Many people listening, you mentioned I don’t have to be an IAB member to participate. Can you talk a little bit about maybe someone’s listening? I think this is really important. Which were sort of the business model to me. Am I the people completing the assessments paying? Are the people receiving the assessments also paying and how does the membership piece work?


Richy Glassberg  22:13  

Everybody pays to be on the platform. Okay, it says software, it’s an annual license, it’s a flat fee, we don’t, we try to make this as affordable as we could for everybody out there. It’s based on revenue. So for a small company, it’s totally affordable. Even for a big company, we’ve priced this at less than half the cost of an operation person, because we realized that the operation person and the lawyers filling this out, and we’re trying to make the market more efficient. So this is a very low cost platform that has no hidden fees, and no gotchas. And you can add 110 100 people on it cost you the same thing. So we’re making it very easy for everybody to get involved with the platform.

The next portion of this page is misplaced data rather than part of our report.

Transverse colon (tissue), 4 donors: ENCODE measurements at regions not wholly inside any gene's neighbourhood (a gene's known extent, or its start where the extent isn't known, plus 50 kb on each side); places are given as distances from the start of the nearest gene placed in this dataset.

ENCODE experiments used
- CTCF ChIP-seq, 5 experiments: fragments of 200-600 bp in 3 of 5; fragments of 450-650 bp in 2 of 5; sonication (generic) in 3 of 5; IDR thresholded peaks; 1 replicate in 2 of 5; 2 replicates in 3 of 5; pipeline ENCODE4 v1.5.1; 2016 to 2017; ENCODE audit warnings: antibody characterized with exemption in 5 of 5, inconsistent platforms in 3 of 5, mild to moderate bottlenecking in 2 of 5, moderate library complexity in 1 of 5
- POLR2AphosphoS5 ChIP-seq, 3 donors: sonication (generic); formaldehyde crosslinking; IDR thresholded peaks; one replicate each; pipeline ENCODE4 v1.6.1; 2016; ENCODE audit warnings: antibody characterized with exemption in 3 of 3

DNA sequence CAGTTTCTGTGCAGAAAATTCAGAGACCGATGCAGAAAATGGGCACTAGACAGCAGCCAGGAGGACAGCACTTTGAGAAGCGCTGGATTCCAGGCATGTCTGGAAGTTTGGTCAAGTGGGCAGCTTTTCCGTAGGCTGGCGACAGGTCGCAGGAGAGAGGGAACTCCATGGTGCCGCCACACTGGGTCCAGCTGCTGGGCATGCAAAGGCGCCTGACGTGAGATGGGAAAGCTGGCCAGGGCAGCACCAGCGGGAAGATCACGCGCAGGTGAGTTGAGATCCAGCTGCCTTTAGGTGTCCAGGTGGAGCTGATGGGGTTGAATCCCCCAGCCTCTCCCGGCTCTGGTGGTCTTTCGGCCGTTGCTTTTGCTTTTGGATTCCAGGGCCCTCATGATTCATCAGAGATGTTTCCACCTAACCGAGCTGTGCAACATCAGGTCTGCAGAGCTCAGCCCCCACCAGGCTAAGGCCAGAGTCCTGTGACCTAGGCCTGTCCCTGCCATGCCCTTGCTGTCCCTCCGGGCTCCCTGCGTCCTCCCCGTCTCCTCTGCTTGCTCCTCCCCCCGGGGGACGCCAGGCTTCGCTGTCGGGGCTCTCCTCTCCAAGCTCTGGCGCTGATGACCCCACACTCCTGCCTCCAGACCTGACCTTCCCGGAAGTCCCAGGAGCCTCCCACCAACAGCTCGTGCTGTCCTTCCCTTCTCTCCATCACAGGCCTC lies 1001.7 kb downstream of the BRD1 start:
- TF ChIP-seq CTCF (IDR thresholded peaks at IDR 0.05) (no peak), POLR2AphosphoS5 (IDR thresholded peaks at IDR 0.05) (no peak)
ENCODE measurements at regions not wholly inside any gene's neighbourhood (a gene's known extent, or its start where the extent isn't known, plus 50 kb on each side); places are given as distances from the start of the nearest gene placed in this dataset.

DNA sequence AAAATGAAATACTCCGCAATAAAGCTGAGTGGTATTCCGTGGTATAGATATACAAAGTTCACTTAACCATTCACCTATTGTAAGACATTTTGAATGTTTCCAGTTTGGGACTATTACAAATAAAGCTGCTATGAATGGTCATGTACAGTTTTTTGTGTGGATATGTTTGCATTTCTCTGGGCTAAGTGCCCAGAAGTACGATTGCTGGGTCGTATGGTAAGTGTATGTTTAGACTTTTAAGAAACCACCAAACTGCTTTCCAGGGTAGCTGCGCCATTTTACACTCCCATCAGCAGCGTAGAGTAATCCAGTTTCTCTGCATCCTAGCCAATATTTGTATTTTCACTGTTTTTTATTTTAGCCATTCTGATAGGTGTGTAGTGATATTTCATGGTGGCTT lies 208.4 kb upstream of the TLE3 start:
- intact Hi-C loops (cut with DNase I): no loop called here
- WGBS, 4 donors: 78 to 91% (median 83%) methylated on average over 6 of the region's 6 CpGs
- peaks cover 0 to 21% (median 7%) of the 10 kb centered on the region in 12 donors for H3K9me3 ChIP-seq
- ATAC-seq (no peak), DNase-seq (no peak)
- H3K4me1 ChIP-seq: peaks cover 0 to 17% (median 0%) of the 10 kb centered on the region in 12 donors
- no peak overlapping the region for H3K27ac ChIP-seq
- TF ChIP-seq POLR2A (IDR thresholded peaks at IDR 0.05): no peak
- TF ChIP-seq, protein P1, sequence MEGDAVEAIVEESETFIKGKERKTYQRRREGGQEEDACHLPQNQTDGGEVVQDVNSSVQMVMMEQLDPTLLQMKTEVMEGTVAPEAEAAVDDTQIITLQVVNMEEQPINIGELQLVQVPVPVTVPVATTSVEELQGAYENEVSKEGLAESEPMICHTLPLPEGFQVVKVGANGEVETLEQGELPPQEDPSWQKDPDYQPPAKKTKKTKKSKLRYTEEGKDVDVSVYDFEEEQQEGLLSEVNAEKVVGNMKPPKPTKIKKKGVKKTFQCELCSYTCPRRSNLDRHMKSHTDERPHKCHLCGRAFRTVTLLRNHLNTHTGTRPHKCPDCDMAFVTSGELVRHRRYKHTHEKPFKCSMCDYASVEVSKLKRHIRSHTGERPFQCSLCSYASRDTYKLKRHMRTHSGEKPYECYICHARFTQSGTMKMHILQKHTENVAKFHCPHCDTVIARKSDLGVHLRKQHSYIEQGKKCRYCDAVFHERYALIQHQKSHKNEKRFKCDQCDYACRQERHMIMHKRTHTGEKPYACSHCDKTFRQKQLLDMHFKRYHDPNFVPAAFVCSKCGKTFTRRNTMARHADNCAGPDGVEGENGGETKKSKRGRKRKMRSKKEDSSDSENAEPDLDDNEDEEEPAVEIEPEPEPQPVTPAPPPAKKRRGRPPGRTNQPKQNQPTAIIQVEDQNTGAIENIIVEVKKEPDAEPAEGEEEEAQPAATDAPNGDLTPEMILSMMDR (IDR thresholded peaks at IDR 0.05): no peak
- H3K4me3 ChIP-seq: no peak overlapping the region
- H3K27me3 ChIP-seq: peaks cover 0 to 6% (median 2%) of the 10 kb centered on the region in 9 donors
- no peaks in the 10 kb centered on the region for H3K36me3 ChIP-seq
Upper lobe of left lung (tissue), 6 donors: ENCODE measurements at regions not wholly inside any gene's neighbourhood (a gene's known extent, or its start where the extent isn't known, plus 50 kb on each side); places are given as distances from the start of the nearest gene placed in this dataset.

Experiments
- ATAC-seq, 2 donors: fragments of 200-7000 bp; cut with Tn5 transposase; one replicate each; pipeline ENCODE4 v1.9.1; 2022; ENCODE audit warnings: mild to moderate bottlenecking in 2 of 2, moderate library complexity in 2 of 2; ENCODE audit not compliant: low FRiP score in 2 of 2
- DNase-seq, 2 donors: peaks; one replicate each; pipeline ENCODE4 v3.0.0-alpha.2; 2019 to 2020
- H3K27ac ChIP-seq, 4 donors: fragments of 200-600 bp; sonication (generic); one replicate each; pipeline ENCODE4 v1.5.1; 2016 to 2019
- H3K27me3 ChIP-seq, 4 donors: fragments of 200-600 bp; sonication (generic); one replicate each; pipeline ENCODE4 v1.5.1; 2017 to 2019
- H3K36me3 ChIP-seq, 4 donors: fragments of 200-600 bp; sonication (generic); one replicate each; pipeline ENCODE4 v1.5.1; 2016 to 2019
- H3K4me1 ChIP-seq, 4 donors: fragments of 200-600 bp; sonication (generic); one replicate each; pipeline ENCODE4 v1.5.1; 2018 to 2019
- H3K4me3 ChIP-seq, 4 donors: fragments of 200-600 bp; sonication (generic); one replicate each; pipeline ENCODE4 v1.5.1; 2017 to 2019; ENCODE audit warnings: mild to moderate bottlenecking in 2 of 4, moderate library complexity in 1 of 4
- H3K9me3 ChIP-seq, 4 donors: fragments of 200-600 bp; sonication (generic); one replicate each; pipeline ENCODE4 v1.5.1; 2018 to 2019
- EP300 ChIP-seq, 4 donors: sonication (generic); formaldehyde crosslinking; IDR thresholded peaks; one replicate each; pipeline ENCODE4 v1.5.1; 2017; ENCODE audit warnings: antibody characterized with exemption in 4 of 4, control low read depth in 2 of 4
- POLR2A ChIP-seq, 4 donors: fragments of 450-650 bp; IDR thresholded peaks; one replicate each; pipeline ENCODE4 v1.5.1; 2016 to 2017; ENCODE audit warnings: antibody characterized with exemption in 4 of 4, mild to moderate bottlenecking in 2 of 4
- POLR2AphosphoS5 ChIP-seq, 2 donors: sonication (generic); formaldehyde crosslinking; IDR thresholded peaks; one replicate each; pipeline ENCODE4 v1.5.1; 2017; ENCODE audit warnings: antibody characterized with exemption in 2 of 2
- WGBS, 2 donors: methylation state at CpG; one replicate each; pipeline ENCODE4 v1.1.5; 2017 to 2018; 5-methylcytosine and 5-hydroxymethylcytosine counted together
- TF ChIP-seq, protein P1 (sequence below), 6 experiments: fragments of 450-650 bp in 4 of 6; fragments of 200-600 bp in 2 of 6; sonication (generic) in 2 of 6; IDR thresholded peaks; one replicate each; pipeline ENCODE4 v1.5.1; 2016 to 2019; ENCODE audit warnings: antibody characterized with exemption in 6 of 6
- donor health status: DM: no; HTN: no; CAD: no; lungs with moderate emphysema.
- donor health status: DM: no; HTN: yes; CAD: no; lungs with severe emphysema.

Jodi Daniels  22:52  

And to clarify, I might be the ad tech company who has to answer 400 Of these, and I participate in the platform. And the benefit to me is I don’t have to answer 400 times, and I pay my license fee. And then the company who has however many of these it has to send out and has to send and has to review, it has to do all these things, then I pay the license fee and have the benefit of having this all streamlined. And in being able to see it all on the platform. 


Richy Glassberg  23:17